Copyright: hypermania2 / 123RF Stock Photo
Copyright: hypermania2 / 123RF Stock Photo

The United States and China agreed on draft resolutions, which, if accepted by the United Nations Security Council, would result in increased sanctions against North Korea. The United Nations has enforced sanctions against North Korea since 2006 because of its multiple nuclear tests and rocket launches. Currently there is a U.N. embargo on arms exports to and imports from North Korea, and Pyongyang (North Korea’s capital) is banned from importing and exporting nuclear and missile technology and is not allowed to import luxury goods.

The United Nations Security Council has adopted four major resolutions since 2006 that impose and strengthen sanctions on North Korea. These resolutions are aimed at preventing North Korea from continuing to develop its nuclear weapons program, and they also call on Pyongyang to dismantle its nuclear program and refrain from ballistic missile tests.

In response to the claim in January of this year that North Korea tested a nuclear weapon, the United States and China began intense negotiations to once again strengthen sanctions against North Korea. The United States and China have reached an agreement, but to-date the text of the resolution proposed by the two countries has not been supplied to the public.  Diplomats believe that the resolutions should come before the United Nations Security Council within the coming days.

Skepticism exists as to whether the proposed new sanctions would actually curb North Korea’s nuclear program, and whether other countries would enforce the sanctions. However, if adopted, the resolutions would be legally binding.

The proposed sanctions would require countries to inspect all North Korean cargo entering or leaving a country. Additionally, 31 ships that have been identified as trafficking in illegal nuclear goods will be banned from docking in any port.  The resolutions are expected to call for the blacklisting of certain individuals and entities.  The resolutions would also prohibit countries from sending any item to North Korea that could be used by the North Korean army, like trucks that could be repurposed for military use.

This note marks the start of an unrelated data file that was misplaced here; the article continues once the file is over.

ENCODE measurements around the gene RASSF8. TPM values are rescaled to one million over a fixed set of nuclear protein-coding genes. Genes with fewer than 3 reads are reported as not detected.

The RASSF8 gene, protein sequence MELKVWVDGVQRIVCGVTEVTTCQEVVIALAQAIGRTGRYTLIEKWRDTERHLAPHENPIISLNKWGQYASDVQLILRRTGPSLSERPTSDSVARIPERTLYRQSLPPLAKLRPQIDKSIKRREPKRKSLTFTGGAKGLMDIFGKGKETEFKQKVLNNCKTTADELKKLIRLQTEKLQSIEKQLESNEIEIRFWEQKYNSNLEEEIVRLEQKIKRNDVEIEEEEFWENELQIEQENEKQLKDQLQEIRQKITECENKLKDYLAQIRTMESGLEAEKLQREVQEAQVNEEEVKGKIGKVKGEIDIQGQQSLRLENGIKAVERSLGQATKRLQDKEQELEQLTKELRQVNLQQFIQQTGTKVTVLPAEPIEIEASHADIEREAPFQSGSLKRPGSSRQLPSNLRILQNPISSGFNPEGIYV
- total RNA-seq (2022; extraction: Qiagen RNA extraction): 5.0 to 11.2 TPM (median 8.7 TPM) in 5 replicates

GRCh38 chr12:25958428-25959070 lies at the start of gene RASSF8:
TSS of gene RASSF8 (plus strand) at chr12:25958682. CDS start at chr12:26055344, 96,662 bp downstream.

Despite the new sanctions, North Korea would still be able to buy oil and sell coal and iron ore, provided that such materials are not being used to fund its nuclear weapons program, something which would be difficult to prove.

 

President Obama announced on Thursday that he would travel to Cuba in March and meet with Cuban President Raúl Castro. The two men first met face-to-face during a summit in Panama last year, but President Obama has never visited Cuba. In fact, President Obama will be the first sitting American president to visit Cuba in 88 years. The last president to visit Cuba was President Coolidge who attended the Pan American Conference in Havana in January 1928.

Recently, there has been significant communication between the two countries, including American officials traveling to Havana on Tuesday to sign a pact that will for the first time in decades allow scheduled commercial flights between the two countries. Cuban officials are also in Washington this week to discuss ways of expanding business ties between the two countries.

Despite the President’s announcement in December 2014 regarding significant changes in the U.S. policy toward Cuba to normalize relations between the two countries, the Cuba embargo remains in place. Most transactions between the United States, or persons subject to U.S. jurisdiction, and Cuba continue to be prohibited, and OFAC continues to enforce the prohibitions of the Cuban Assets Control Regulations (CACR).

Effective on January 27, 2016, there have been several changes to the trade relationship between the two countries. These changes are targeted at further engaging and empowering the Cuban people by facilitating authorized travel to Cuba; certain authorized commerce; and the flow of information to, from, and within Cuba.  For more information about the loosening of Cuban sanctions, see our earlier post here.

Copyright: maxkabakov / 123RF Stock Photo
Copyright: maxkabakov / 123RF Stock Photo

The U.S. Department of Commerce and the European Commission announced the Privacy Shield framework to replace the invalidated U.S-E.U. Safe Harbor Agreement, but the agreement has not yet been committed to paper.

The Safe Harbor Agreement between the United States and the European Union permitted the importation of personal data from the E.U. by American businesses that self-certified as complying with the E.U. data protection laws. However, the E.U. Court of Justice (EUCJ) ruled in its October 6, 2015 decision in Schrems v. Data Protection Commissioner (Case C-362/14), that the Safe Harbor failed to protect Europeans and invalidated the Safe Harbor.  After the Safe Harbor was invalidated, businesses have been unsure how to legally continue to import data from the European Union to the United States.